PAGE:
1       9/3    W        Introduction                                                    Ch. 1,2

2       9/8    M        Marketing Research Process                                     Ch. 3
                        Value of Information

        9/10 W          Research Designs and Data Sources                               Ch. 4

3       9/15 M          Secondary and Standardized Data Sources                         Ch. 5, 6

        9/17 W          Qualitative Research (I)                                      Ch. 8
                                                                     (Due: List of group members)

4       9/22 M         Qualitative Research (II)                                      Ch. 8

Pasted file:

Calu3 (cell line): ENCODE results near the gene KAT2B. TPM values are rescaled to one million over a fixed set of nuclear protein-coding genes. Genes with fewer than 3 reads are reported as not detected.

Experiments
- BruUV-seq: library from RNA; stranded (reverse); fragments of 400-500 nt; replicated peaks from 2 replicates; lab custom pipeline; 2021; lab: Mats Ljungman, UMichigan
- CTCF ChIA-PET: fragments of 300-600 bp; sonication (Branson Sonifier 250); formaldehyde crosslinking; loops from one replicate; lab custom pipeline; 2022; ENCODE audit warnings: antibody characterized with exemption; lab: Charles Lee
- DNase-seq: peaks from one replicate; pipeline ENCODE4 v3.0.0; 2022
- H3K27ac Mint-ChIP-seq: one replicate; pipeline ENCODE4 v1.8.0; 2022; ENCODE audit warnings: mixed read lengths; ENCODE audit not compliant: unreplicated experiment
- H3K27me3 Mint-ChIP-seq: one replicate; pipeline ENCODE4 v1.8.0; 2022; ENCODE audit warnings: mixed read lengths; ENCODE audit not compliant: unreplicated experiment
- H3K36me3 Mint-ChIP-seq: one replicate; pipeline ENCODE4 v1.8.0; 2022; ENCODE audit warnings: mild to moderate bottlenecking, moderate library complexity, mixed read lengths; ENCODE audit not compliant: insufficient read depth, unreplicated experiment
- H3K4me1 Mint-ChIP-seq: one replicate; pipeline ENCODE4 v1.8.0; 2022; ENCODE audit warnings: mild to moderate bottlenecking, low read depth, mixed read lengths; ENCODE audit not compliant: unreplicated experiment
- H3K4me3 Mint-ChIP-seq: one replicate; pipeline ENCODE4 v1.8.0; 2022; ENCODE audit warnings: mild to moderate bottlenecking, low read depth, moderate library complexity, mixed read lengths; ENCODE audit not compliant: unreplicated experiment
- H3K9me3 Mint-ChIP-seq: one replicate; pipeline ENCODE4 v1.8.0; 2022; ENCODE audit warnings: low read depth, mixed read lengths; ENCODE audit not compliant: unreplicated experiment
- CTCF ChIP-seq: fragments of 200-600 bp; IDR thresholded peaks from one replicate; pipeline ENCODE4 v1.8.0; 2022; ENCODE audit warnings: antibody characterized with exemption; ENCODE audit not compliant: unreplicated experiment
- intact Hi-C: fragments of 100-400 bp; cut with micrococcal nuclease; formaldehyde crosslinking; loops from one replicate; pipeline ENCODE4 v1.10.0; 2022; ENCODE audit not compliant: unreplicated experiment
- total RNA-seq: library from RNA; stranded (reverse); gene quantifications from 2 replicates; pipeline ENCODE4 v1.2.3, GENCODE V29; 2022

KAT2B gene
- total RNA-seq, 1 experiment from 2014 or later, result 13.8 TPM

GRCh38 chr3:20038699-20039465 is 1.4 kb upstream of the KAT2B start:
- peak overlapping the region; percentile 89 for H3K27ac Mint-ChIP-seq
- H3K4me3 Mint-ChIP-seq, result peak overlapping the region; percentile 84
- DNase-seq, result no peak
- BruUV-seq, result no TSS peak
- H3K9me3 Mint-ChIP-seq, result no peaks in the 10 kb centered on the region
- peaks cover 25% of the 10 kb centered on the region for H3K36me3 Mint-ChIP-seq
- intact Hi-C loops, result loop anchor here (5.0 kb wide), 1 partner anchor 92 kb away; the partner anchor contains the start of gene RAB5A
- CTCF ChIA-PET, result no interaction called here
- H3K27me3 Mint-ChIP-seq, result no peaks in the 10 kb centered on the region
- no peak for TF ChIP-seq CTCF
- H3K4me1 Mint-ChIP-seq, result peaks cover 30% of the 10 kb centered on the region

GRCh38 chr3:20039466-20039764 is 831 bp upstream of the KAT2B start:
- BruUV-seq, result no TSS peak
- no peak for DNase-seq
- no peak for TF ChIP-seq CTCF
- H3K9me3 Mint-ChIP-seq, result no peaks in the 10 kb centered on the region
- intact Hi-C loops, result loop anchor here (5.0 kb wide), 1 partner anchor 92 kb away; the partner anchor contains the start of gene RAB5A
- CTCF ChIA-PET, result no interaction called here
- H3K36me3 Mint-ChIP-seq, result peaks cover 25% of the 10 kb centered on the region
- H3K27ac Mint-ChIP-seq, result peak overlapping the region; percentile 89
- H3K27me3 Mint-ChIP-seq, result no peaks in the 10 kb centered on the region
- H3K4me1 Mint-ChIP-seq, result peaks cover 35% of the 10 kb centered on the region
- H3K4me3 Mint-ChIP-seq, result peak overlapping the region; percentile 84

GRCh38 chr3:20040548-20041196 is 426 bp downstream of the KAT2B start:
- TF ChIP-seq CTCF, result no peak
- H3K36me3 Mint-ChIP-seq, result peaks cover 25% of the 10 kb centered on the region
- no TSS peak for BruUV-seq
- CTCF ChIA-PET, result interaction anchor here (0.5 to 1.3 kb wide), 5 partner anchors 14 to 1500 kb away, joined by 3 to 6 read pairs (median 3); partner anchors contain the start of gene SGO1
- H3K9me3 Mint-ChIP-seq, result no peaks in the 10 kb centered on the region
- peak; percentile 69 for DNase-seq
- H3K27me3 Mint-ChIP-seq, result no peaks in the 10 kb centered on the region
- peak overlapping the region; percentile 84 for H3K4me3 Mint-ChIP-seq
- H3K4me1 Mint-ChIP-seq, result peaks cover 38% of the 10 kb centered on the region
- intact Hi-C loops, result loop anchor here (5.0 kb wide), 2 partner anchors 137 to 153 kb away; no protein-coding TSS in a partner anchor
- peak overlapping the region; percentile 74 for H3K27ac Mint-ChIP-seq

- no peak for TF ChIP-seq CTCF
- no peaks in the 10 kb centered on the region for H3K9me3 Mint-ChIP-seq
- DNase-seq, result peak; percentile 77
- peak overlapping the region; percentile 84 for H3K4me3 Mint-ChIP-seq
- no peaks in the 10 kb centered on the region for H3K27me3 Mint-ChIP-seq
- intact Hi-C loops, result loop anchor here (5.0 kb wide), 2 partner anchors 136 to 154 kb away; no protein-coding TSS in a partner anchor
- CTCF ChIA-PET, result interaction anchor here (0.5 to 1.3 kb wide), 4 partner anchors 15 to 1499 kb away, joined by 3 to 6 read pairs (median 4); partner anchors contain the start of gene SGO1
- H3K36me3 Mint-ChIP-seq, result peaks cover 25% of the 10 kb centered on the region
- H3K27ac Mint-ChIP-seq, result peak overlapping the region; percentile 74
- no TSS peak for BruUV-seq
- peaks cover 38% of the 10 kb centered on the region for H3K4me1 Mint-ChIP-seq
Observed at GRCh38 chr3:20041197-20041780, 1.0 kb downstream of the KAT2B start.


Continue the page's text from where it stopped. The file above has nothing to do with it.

CASE DISCUSSION                                             Heineken N.V.
                                                                                (Due: Case Synopsis)

        9/24 W          Experimentation                                               Ch. 13
                                                                          (Due: Problem selection)

5       9/29 M          Survey Research                                                 Ch. 9,10

        10/1 W          Attitude Measurement                                            Ch. 11

6       10/6 M          Questionnaire Design                                            Ch. 12

        10/8 W          Questionnaire Design Workshop                                   Ch. 12

7      10/ 13 M          Sampling Procedures                                             Ch. 14